2363 summer project: vision aiming testbed

For the past couple years we’ve used the limelight camera to steer our drivetrain at vision targets. Some of our students are enthusiastic about using a vision aimed turret style shooter. This summer we built a testbed which can be used for development and testing of the control systems necessary to drive such a system. It uses actuators, sensors, and controller which would reasonably be used on a competition bot.

https://youtu.be/2CEF1k_ja64

The testbed was designed to allow for an evolutionary development path towards a competition solution. The development path looks like this:

  1. Develop control code which can aim a laser pointer at a vision target and maintain target lock while the base is moving and spinning across the floor.
  2. Replace the laser with a projectile shooter. Augment the tracking code with logic which enables accurate scoring of projectiles while the base is in motion.
  3. Transplant the hardware onto an FRC drivetrain and demonstrate vision based scoring on the fly.
  4. Adapt the turret and shooter design to work with actual competition gamepieces.

We are releasing the CAD of the pan/tilt mechanism so other teams may build one, if they so desire. It’s a great project for teams operating under coronavirus meeting restrictions. The CAD was done by students using Onshape, with mentoring and design reviews performed using Zoom. Most all parts are 3D printed. The drive base is a modified furniture dolly. A couple mentors made the few metal fabricated parts (pivot shaft and base tube), at a socially distanced meetup at the robot shop. The testbed is small enough for backseat transport. It was handed over to programming students so they could do the coding at home.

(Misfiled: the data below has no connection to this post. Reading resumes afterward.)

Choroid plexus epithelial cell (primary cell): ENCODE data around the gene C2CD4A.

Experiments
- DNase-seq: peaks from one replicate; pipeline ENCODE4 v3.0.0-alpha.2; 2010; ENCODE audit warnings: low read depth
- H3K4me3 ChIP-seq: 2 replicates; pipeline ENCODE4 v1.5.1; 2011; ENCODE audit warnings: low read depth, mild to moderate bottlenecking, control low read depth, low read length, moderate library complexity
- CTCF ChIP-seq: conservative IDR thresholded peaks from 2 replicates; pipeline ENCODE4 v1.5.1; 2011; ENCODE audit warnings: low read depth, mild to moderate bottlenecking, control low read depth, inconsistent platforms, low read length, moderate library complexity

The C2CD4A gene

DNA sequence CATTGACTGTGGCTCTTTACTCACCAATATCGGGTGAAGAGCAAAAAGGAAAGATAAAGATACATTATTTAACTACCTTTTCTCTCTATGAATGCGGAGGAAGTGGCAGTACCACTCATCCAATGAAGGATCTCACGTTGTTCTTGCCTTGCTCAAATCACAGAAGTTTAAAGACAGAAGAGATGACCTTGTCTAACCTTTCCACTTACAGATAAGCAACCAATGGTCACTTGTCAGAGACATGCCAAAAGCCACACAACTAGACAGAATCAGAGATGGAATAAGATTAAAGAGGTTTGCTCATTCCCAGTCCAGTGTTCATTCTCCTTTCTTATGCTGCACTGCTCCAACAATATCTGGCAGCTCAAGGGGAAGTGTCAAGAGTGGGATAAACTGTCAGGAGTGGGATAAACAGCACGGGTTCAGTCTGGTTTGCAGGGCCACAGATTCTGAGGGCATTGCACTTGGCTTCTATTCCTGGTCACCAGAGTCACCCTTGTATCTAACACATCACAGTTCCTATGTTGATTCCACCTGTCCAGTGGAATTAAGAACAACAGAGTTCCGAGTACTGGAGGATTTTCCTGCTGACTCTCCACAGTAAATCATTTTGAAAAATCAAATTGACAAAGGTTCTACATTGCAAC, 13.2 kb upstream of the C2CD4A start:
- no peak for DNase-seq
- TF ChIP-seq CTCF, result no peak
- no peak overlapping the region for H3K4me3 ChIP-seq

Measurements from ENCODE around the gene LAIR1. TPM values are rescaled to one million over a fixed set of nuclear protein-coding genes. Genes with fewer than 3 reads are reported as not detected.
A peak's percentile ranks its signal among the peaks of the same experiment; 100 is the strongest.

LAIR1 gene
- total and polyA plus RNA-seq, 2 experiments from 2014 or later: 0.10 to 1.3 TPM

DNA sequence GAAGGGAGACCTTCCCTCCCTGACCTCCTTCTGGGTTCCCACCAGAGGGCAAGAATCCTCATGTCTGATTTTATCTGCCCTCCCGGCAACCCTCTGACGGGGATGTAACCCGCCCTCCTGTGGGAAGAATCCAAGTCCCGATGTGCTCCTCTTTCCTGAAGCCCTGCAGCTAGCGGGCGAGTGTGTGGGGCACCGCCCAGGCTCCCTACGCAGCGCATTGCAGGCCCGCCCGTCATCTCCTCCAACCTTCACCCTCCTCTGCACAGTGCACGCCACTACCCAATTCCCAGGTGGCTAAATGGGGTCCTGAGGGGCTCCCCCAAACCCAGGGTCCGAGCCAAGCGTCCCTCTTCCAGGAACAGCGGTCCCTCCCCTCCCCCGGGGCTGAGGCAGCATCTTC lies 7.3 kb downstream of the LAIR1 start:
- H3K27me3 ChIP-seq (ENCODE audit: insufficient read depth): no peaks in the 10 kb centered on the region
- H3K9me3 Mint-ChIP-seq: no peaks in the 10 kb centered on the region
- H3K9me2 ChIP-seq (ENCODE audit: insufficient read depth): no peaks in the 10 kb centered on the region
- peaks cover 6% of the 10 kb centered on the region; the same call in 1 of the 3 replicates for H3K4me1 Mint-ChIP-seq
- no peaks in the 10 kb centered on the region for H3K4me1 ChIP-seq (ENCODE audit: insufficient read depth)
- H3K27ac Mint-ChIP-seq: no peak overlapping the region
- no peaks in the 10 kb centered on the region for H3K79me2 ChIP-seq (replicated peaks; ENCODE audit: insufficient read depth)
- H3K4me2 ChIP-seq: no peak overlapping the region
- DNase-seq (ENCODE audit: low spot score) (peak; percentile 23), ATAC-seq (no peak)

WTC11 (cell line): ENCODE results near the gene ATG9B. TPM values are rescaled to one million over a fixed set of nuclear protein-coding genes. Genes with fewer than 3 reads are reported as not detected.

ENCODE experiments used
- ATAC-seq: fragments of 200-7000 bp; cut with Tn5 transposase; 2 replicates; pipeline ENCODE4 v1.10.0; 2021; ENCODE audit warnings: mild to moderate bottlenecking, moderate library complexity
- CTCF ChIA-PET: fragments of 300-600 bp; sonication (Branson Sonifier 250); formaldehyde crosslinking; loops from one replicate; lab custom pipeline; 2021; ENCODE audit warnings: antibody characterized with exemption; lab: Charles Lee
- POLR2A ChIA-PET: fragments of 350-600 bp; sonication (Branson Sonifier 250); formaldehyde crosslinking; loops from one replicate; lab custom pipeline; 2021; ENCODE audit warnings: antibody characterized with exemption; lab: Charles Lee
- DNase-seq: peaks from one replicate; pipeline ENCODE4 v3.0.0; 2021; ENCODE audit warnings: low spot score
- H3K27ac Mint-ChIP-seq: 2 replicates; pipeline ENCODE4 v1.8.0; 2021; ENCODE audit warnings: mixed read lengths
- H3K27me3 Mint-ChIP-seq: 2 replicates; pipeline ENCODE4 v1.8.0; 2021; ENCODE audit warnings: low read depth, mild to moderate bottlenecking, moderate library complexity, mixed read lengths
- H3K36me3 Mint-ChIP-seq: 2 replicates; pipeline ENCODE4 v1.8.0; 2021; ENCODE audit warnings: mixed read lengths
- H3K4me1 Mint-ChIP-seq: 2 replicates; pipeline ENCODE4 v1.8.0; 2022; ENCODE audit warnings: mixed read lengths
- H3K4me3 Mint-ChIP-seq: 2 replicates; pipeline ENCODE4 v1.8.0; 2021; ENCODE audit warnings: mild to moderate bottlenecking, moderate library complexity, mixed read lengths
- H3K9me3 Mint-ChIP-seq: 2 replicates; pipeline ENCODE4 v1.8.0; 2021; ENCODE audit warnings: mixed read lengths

Battery: https://smile.amazon.com/gp/product/B07X7MD2JK/
Power distribution: https://smile.amazon.com/gp/product/B07KQD9V3G/
Laser pointer: https://smile.amazon.com/gp/product/B01BPYEAKA/

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We have an update with some extremely preliminary results.

For this video there’s a custom written PID loop running on the Robo Rio using the “angle” measurement reported by the limelight as the sensor. There was a timing issue causing the calculated D term to be unstable, so the controller is only using the P and I terms. With no electrical damping it was not possible to increase either P or I very high before the controller went unstable, so this is a fairly lightly controlled system. During motion, the P struggles to get the spot back to center, and after stopping, the weak I term “hunts” for position. Given these limitations, it does surprisingly well at holding lock on the vision target, especially after stopping.

Because of the slow update rate of the sensor data from the camera, there are timing issues when trying to calculate the D and I terms. Our next step is to run the PID loops on the Sparks themselves, using the built in position sensors in the brushless motors. This should enable tighter control over the axes. Then, the camera will be used to adjust the target position of the PIDs on the sparks.

For a control scheme which is quite non-optimal, I’m pretty pleased with the preliminary performance.

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